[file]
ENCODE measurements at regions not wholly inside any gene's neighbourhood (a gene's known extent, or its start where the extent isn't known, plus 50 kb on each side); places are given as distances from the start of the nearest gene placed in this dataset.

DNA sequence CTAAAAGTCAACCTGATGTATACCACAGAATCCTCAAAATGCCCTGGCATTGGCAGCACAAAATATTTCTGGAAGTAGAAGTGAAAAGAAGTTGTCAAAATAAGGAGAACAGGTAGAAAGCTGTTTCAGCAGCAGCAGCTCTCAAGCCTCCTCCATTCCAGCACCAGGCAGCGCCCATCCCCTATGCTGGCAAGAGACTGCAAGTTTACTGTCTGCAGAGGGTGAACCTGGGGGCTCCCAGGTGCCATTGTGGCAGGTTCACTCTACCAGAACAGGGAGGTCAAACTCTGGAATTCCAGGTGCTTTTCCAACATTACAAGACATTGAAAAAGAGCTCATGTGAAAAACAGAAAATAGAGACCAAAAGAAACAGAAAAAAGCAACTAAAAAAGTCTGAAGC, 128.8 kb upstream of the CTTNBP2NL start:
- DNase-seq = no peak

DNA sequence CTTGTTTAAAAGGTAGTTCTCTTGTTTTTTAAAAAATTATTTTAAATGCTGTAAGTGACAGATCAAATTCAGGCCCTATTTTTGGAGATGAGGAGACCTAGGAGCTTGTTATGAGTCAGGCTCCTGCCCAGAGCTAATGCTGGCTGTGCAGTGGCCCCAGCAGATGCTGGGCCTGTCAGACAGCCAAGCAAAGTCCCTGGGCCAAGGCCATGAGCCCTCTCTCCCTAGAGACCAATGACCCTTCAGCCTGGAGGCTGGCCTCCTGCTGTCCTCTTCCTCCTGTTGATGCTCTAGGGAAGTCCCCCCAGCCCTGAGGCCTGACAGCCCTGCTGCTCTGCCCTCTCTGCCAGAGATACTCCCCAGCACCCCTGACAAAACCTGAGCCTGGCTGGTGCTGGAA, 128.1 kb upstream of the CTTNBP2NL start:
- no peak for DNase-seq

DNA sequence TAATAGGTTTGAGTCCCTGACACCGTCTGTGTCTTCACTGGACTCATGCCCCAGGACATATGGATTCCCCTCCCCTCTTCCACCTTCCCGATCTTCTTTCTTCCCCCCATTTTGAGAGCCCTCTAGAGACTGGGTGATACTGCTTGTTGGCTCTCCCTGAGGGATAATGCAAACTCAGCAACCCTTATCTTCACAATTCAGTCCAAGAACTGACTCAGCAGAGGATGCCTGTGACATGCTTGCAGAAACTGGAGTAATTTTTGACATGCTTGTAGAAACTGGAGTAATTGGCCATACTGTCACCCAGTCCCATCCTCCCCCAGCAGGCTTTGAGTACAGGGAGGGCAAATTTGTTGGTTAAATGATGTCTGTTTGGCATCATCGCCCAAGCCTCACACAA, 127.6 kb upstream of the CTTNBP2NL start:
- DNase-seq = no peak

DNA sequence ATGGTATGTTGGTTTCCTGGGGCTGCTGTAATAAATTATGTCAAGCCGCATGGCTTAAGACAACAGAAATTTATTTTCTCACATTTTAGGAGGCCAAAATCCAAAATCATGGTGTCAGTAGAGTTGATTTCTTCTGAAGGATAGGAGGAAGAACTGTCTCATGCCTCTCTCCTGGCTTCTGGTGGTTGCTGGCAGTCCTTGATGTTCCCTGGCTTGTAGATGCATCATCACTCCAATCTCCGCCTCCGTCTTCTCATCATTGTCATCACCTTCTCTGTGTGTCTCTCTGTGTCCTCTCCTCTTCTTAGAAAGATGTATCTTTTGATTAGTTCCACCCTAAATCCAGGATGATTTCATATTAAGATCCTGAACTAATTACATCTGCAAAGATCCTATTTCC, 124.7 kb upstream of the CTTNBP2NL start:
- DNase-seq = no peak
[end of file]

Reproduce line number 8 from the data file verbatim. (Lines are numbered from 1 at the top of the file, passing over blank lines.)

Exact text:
DNA sequence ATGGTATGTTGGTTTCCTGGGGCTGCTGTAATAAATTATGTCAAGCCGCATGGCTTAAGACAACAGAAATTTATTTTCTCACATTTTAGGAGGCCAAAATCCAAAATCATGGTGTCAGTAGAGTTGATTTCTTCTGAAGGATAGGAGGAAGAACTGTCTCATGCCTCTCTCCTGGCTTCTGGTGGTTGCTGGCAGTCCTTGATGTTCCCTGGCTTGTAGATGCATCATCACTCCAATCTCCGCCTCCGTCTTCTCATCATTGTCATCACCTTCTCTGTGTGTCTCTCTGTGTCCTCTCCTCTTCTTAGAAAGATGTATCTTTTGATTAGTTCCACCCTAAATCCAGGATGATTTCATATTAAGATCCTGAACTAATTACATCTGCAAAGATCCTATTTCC, 124.7 kb upstream of the CTTNBP2NL start: